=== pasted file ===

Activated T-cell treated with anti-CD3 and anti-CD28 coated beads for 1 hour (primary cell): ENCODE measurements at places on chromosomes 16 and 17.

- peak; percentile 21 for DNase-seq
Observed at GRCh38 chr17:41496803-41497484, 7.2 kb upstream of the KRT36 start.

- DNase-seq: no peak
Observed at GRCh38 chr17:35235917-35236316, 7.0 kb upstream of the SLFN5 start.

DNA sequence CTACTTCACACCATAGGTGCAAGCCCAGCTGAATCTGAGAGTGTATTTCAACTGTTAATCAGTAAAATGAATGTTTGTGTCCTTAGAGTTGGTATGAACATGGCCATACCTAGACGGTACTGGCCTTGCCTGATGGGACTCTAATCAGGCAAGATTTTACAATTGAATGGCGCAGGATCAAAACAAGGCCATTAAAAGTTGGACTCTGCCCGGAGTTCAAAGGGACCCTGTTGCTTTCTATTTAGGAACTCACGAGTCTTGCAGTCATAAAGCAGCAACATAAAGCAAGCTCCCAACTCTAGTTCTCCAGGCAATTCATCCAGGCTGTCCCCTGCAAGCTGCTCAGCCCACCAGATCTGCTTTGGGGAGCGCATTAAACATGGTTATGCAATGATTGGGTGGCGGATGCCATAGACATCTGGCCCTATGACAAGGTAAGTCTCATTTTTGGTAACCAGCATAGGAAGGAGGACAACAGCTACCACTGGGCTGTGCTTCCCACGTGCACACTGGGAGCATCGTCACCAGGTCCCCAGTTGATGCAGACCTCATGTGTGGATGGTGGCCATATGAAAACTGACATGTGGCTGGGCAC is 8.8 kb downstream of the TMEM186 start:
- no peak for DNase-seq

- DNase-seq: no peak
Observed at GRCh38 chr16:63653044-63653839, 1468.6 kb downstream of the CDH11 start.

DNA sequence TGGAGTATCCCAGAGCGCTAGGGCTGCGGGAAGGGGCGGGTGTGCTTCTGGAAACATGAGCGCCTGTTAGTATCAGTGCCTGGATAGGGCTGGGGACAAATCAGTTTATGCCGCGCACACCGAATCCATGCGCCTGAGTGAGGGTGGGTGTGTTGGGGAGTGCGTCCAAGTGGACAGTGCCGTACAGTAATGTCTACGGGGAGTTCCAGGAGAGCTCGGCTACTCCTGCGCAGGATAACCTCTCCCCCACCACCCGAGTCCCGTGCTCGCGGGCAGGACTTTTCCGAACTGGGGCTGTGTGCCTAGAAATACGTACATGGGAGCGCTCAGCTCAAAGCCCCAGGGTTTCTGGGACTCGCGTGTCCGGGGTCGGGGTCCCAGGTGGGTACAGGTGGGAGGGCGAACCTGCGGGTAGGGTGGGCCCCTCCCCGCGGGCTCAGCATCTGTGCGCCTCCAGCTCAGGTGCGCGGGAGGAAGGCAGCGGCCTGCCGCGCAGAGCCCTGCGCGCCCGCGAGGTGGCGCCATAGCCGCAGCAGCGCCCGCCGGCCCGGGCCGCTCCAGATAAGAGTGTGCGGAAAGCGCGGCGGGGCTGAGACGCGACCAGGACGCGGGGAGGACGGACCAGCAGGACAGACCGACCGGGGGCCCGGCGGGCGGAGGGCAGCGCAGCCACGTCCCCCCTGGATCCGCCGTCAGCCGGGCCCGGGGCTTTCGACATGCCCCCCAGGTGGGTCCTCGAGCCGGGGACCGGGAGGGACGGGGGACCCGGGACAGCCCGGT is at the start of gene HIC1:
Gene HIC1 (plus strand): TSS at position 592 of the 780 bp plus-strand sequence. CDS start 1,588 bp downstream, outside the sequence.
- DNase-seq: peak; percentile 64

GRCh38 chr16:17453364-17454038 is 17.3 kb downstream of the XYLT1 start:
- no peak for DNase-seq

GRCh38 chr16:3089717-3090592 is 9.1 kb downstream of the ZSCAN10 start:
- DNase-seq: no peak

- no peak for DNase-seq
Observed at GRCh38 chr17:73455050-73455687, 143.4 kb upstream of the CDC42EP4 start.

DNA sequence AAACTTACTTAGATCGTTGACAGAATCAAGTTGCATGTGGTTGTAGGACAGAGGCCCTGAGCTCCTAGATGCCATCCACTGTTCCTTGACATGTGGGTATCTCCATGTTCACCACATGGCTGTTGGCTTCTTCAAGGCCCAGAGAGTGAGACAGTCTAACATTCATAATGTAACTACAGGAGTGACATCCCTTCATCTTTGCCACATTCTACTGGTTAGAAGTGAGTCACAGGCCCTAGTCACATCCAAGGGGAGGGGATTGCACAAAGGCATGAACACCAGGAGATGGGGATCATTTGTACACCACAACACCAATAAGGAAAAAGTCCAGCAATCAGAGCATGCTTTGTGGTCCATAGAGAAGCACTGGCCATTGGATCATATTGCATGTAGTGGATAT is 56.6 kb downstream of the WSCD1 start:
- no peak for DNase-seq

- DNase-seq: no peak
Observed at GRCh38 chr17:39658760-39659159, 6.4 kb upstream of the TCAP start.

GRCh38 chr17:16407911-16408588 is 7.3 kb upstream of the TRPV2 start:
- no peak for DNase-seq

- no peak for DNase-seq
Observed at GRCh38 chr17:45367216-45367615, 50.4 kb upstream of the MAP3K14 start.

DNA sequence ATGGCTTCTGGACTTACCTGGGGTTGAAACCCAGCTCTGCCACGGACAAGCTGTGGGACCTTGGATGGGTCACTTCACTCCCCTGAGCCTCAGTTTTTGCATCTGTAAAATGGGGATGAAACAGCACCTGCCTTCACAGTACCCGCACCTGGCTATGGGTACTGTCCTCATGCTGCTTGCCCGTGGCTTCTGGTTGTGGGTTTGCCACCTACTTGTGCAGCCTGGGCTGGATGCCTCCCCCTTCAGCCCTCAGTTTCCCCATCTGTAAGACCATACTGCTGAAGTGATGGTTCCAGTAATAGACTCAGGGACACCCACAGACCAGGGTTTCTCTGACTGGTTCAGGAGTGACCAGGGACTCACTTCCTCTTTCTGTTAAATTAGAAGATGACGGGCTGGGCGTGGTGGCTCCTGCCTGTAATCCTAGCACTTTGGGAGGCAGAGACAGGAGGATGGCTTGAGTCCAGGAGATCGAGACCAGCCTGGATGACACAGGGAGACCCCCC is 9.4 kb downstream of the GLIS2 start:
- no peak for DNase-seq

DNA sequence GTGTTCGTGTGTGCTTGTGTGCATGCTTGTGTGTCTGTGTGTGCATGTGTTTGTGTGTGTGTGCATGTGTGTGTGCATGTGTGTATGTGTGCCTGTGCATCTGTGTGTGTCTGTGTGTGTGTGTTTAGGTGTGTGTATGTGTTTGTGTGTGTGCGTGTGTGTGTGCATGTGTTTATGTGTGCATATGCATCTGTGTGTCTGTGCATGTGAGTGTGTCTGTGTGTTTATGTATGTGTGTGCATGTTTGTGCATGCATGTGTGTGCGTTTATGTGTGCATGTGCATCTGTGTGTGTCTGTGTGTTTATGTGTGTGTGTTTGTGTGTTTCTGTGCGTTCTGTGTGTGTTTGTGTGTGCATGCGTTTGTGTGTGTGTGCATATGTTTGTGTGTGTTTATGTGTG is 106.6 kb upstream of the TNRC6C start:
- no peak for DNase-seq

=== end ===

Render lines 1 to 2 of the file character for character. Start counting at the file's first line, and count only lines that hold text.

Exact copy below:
Activated T-cell treated with anti-CD3 and anti-CD28 coated beads for 1 hour (primary cell): ENCODE measurements at places on chromosomes 16 and 17.

- peak; percentile 21 for DNase-seq